This time round – I just happened to be in front of the television when the story broke. But, thereafter, by a certain quirk of circumstances (a visiting overseas colleague was holed up in The Trident), I was glued to the flat screen for nearly 36 hours without a break. So, I saw the coverage ‘grenade by grenade’ and one gun-shot at a time, as it were, right from the start.

It began with TIMES NOW carrying a footer of the PTI Flash about firing inside a Colaba restaurant (Café Leopold), followed in quick succession by another ticker on the shoot out at the VT Station. The first was billed as a fight between Nigerian students and latter as possibly a ‘gang-war’. In a few minutes, CNN-IBN had picked up the news. Their reporters were screaming about firings at “The Taj-Oberoi” – without making a distinction between the two hotels. Soon they had Suhel Seth on the phone from Bombay. He had come to attend a wedding and was staying at The Taj. The hotel had pro-actively called guests who were out - asking them not to come back immediately. Suhel was venting his spleen at the nincompoop politicians who can’t offer basic security to the citizens. Like many of us, I don’t think he had realized till then the seriousness of the situation. There was another young lady, a fashion journalist, who was partying at the Indigo, calling in to say – they were stuck inside the restaurant, which had pulled down its shutters and turned-off the lights – because of firing going on in the vicinity. In a little while, Vikram Singh Mehta (Chairman of Shell India – who, when in Mumbai, stays at the NCPA Towers right behind the Oberoi) was on the line giving an eyewitness account of fire belching out from The Oberoi lobby, which he could see from his apartment.

During this time – NDTV, or at least those watching the channel, were blissfully unaware of what was happening in Mumbai and they continued with their show “Cricketing Matters” where Sonali Chander was listlessly chatting away with Ajay Jadeja about the amiable nature of Sachin Tendulkar on and off the pitch. At 11 – they brought on the eyelash fluttering Sunetra Chaudhury “breaking news”.

By then, TIMES NOW was already airing live footages of the encounter at VT Station borrowed from the STAR NEWS OB Vans. At CNN-IBN Anubha Bhonsle held post till Bhupendra Chaubey came on air and their cameras reached the scene of action at The Taj. But when Srinivasan Jain took charge of the NDTV telecast, between him at the studio and the Shivnath Thukral-Shaili Chopra duo on the front-line at the Gateway of India - they were easily ahead of the rest (that I am partial towards Chopra women – in this case not Priyanka but Shaili – is well known!!).

However, things changed once Ms Dutt parachuted into Nariman Point the next morning. Around the same time Rajdeep appeared in front of The Taj. Much before that, since the night infact, Arnab was firmly ensconced at the TIMES NOW desk. But, from then on it became a battle for the “eye-balls”.

TIMES NOW – stuck to a no frills coverage for practically 72 hours non-stop. One must hand it out to not only their tenacious Editor-Anchor but also their team of feisty young reporters.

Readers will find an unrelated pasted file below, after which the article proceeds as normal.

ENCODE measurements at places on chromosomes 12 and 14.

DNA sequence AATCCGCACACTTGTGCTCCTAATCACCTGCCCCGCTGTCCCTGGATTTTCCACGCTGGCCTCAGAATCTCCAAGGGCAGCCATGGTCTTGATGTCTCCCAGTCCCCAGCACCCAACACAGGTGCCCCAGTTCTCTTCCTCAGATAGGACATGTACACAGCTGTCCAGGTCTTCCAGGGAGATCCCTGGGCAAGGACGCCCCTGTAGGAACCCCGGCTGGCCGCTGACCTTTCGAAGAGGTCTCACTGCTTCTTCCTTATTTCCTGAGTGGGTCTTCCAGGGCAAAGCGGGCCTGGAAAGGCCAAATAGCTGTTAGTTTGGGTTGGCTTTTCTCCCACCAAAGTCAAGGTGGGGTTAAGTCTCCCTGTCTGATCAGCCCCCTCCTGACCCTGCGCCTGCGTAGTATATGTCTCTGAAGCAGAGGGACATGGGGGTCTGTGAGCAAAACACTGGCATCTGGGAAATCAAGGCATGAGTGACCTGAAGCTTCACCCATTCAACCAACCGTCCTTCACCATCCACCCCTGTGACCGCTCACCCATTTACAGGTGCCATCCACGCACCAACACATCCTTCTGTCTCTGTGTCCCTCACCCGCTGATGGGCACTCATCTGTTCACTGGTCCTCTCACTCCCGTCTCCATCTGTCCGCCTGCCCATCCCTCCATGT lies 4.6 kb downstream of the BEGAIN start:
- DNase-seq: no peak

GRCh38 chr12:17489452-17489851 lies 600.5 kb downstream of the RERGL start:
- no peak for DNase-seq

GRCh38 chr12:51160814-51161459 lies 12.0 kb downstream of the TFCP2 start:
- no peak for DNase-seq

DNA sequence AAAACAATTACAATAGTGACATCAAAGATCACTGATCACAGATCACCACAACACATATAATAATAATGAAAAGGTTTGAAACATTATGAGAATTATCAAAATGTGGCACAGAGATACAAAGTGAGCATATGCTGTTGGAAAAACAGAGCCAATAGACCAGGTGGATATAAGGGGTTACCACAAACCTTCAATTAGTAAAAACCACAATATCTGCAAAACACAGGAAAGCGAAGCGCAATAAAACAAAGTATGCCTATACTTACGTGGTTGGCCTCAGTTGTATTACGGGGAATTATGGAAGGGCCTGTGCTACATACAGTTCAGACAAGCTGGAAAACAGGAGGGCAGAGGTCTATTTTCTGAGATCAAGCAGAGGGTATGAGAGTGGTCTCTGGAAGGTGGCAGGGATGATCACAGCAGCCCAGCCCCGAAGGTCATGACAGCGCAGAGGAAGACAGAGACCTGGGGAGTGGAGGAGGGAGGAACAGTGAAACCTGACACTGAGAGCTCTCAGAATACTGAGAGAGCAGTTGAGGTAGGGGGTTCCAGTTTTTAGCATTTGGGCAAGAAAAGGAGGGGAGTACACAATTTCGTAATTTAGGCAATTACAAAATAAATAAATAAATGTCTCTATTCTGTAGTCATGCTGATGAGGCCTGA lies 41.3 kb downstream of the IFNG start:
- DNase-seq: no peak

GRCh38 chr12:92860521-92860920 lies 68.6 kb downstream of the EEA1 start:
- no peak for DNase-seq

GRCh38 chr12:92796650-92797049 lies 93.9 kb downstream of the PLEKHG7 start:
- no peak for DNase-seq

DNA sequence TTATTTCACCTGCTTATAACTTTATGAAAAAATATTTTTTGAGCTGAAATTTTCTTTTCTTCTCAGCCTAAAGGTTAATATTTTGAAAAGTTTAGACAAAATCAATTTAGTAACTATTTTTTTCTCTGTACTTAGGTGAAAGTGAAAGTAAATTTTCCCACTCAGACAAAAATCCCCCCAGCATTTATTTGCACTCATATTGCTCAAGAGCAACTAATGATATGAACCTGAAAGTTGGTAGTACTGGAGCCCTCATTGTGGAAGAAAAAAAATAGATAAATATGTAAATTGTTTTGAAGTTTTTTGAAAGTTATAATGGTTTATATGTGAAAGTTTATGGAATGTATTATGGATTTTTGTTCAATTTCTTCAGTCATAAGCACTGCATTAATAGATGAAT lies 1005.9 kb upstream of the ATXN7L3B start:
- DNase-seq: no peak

Once their ‘star’ arrived on the scene, NDTV all but pulled out their previous night’s team of Vasu-Shivnath-Shaily. After trying her signature high-pitched ‘ball-by-ball’ commentary for a while – she quickly shifted gear, taking a ‘softer’ line - talking to family members of hostages waiting anxiously outside the hotel. Soon she was interviewing Shobhaa De. By the evening she was hosting a chat show with the so-called Mumbai “intellectuals” (if the city had any in the first place) in a program emotively titled “Enough is Enough”.

CNN-IBN struck a middle ground between the fact-based, non-hysterical reporting of TIMES NOW and the high emotion-packed coverage on NDTV. Overall they were much more balanced (barring some shrill anchoring by the lady who shares her last name with me - spelt exactly the same way with an ‘e’ at the end). Well, I suppose, you do need product differentiation even in TV News coverage.

In my view, TIMES NOW carried the day with Arnab playing a marathon Test Match style innings (much like the double century of - Rajdeep’s Dad, the redoubtable Dilip Sardesai, at Kingston in ‘71 – the same series in which Gavaskar had scored his first double ton in Port of Spain). He never left the studio and was, therefore, able to control what was being aired - unlike, I suspect, some of the other channels whose editors were busy on the field.

Of course, I didn’t watch the Hindi Channels – which I am told were dramatised to the point of being pure paranoia arousing “news-o-tainment”.

Tuesday, December 02, 2008

India's Apocalypse

Everything about the Bombay apocalypse has been shown incessantly, spoken untiringly and written endlessly. So there is precious little I can add – even as an ordinary citizen or resident of this fantastic city. In any case, the experience was too gruesome for words.

Faulty DNA

As a nation, we are far too stoical – coming to think of it, even a tragedy of such enormity failed to rattle us completely. It already seems like business as usual (not just in Mumbai – which has this ‘indomitable and indefatigable’ tag of its own making attached; but, also in rest of the country). Perhaps, repeated tragedies over the ages - both man-made and natural - have engineered our DNAs to make us immune to collective pain.